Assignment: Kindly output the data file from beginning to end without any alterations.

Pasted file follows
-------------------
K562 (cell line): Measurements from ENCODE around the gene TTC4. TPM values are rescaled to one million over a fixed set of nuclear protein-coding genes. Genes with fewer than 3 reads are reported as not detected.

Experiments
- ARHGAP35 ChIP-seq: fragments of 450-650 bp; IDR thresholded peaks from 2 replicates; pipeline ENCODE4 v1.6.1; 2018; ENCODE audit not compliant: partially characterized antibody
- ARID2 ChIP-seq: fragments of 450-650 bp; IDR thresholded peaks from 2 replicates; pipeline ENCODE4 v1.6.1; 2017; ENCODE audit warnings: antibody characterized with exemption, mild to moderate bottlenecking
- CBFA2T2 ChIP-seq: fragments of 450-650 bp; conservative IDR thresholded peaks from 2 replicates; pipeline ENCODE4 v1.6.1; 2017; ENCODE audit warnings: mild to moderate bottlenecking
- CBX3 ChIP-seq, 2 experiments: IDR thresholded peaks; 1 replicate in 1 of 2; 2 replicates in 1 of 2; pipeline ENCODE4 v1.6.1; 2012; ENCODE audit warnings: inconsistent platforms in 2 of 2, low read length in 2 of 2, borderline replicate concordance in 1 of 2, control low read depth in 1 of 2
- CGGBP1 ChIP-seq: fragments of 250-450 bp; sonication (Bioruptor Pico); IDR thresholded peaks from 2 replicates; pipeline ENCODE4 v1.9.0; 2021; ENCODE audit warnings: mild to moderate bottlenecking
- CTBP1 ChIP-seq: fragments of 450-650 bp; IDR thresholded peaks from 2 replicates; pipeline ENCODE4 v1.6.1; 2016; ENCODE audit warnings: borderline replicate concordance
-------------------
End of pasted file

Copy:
K562 (cell line): Measurements from ENCODE around the gene TTC4. TPM values are rescaled to one million over a fixed set of nuclear protein-coding genes. Genes with fewer than 3 reads are reported as not detected.

Experiments
- ARHGAP35 ChIP-seq: fragments of 450-650 bp; IDR thresholded peaks from 2 replicates; pipeline ENCODE4 v1.6.1; 2018; ENCODE audit not compliant: partially characterized antibody
- ARID2 ChIP-seq: fragments of 450-650 bp; IDR thresholded peaks from 2 replicates; pipeline ENCODE4 v1.6.1; 2017; ENCODE audit warnings: antibody characterized with exemption, mild to moderate bottlenecking
- CBFA2T2 ChIP-seq: fragments of 450-650 bp; conservative IDR thresholded peaks from 2 replicates; pipeline ENCODE4 v1.6.1; 2017; ENCODE audit warnings: mild to moderate bottlenecking
- CBX3 ChIP-seq, 2 experiments: IDR thresholded peaks; 1 replicate in 1 of 2; 2 replicates in 1 of 2; pipeline ENCODE4 v1.6.1; 2012; ENCODE audit warnings: inconsistent platforms in 2 of 2, low read length in 2 of 2, borderline replicate concordance in 1 of 2, control low read depth in 1 of 2
- CGGBP1 ChIP-seq: fragments of 250-450 bp; sonication (Bioruptor Pico); IDR thresholded peaks from 2 replicates; pipeline ENCODE4 v1.9.0; 2021; ENCODE audit warnings: mild to moderate bottlenecking
- CTBP1 ChIP-seq: fragments of 450-650 bp; IDR thresholded peaks from 2 replicates; pipeline ENCODE4 v1.6.1; 2016; ENCODE audit warnings: borderline replicate concordance